Ariel Pink is arguably one of the most underrated independent musicians currently on the scene. Known for being anything but usual, Pink began his career early on, looping tapes in his bedroom as a young kid. As an adult, his band, Ariel Pink’s Haunted Graffiti, has worked hard to develop the dedicated cult following they now have. And this Friday, Ariel Pink’s Haunted Graffiti is opening for indie giant Animal Collective at the Music Box in Hollywood, California. Witnessing either of these bands in such an intimate setting promises to be nothing short of exceptional (if only to tell your friends you were there) since they’re slated to play larger venues (think the Wiltern) in the coming months.
Previously known mostly for his work as a lo-fi artist, Pink is trying hard to break away from that stigma. “Our records are lo-fi because there’s not a lot of money behind them,” he explained. “Lo-fi actually isn’t an artistic decision for me. Every recording we’ve made uses a lot of attention to detail, and I do the best I can with what I have. I’m better now at producing,” Pink continued. “But I’m trying to get the lo-fi tag off of me. I think the reason I’ve never been offered a major record deal is because [A&R reps] can’t hear the songs; they don’t take it seriously.” And though he’s growing squirmish in his independent label status, Pink still recognizes – and appreciates – the many benefits of working at that level. “The records come out exactly as I make them, as I assemble them, without any changes. [They’re] just the way I imagined them, and that is really special. But the lo-fi presentation makes it something difficult for the money people to invest in,” he concluded.
Pink was inspired as a teenager by the darker goth rock, oft attributed to groups like Bauhaus and the Cure, and has used that inspiration (though slightly) to become one of the leaders of the “freak folk” music movement. Other, more widely recognized freak folk artists include CocoRosie and Devendra Banhart. The genre that has become freak folk is still kind of an in-the-know scene, and Ariel Pink’s Haunted Graffiti is attracting more attention and getting bigger with every live performance. “The most unpredictable part of my act is the live show,” Pink confirmed. “The record is the same every time. Live might sound lo-fi and it might not – it kind of depends on the crowd and how I feel. My goal, or point of focus, however, is always sound. For this show, we’re playing new, unheard songs. It feels like we’ve got a lot of momentum and are about to blow up. I’m really excited about this band.”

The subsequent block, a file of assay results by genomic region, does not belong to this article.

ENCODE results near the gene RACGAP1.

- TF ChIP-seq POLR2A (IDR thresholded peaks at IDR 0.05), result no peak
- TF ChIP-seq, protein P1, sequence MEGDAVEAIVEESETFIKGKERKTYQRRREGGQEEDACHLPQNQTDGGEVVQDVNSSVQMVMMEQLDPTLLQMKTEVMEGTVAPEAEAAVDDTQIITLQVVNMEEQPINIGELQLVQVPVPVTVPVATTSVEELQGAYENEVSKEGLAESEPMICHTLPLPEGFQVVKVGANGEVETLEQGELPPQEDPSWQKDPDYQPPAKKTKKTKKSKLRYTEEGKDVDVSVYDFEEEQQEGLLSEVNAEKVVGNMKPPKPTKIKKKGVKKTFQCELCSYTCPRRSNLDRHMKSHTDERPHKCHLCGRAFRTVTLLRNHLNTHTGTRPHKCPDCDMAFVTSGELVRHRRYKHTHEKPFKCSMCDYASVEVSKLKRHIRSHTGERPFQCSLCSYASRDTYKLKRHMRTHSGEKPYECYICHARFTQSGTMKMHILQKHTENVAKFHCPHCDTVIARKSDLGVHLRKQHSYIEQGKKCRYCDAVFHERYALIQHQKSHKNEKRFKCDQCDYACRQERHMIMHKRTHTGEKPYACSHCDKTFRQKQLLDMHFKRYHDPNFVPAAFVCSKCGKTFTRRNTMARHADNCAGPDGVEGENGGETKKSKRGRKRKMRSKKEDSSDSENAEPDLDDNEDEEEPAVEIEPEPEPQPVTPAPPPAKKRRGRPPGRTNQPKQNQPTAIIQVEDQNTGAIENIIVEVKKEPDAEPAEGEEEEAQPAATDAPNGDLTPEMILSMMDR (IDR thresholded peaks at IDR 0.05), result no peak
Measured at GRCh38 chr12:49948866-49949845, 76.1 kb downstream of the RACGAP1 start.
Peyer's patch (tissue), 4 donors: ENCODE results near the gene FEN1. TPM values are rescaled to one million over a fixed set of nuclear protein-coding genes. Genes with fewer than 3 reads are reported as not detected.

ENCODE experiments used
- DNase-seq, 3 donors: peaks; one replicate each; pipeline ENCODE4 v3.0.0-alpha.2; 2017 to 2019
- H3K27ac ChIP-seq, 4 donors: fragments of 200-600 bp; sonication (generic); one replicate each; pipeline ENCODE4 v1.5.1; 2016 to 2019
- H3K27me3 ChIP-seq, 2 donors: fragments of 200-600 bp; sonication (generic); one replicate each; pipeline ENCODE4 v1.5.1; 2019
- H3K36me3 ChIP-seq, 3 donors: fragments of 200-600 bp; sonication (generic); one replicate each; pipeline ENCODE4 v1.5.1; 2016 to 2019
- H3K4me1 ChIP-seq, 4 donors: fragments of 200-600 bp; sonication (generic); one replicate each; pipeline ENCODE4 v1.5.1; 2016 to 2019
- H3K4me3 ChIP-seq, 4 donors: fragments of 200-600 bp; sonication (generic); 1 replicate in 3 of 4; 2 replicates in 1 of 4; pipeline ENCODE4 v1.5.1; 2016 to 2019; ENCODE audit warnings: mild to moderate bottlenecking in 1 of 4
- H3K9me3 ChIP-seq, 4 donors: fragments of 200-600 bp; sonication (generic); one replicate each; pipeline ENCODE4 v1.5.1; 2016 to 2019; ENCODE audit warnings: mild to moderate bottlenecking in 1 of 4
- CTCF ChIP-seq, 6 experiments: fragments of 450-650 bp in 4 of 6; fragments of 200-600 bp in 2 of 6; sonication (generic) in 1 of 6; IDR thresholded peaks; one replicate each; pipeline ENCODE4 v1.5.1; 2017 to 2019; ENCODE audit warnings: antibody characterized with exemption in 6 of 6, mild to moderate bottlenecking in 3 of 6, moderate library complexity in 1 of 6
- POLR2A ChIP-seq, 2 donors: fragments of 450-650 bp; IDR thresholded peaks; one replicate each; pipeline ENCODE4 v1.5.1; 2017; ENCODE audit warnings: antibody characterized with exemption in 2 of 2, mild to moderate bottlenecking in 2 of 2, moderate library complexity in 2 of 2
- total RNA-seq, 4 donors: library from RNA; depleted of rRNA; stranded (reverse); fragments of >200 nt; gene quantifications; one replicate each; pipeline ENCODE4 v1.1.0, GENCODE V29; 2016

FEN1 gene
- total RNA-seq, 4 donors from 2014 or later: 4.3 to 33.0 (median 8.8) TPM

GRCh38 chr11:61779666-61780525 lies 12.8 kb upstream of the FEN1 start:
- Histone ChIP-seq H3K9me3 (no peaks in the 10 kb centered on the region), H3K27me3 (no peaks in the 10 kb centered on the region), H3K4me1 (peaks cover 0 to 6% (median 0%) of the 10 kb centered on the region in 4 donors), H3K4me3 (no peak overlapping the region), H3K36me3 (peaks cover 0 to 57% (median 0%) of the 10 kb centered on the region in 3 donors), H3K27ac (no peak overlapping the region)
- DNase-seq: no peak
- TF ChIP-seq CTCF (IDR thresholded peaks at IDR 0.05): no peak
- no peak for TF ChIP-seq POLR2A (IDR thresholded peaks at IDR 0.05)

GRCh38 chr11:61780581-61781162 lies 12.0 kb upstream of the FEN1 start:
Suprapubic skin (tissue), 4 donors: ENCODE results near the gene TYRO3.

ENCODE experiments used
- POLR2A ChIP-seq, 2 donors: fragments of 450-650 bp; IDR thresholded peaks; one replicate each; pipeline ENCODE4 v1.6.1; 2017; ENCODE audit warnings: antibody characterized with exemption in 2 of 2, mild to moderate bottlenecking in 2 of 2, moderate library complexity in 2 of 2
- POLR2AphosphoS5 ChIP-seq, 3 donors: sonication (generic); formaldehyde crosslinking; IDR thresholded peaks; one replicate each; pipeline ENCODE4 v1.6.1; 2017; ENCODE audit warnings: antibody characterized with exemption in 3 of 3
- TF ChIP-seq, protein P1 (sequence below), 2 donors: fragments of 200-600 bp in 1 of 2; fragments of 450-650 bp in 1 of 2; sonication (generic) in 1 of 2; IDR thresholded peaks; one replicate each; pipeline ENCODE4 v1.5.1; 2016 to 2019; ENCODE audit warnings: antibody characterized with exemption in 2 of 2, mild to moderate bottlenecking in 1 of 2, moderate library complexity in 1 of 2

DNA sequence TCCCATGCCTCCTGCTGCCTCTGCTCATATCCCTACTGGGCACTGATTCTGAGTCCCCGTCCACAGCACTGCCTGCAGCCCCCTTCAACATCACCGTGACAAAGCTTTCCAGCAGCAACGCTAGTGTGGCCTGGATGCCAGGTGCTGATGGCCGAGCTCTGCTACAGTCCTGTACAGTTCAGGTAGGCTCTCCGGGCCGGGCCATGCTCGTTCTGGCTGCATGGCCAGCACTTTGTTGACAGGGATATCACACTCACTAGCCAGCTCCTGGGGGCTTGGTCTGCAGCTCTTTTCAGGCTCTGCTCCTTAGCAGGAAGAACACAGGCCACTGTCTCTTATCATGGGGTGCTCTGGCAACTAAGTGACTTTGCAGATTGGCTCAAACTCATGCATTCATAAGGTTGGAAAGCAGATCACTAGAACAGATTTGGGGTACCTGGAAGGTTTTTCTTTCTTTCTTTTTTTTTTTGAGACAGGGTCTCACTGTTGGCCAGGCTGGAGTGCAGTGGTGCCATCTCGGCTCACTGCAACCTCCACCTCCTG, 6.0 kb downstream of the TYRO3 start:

The Music Box is a very intimate spot, located inside the Henry Fonda Theater in Hollywood. The venue is currently Ariel Pink’s Haunted Graffiti’s only California show listed until March, when they’ll play Bottom of the Hill in San Francisco. For more information, or to listen to Ariel Pink’s Haunted Graffiti, visit myspace.com/arielpink.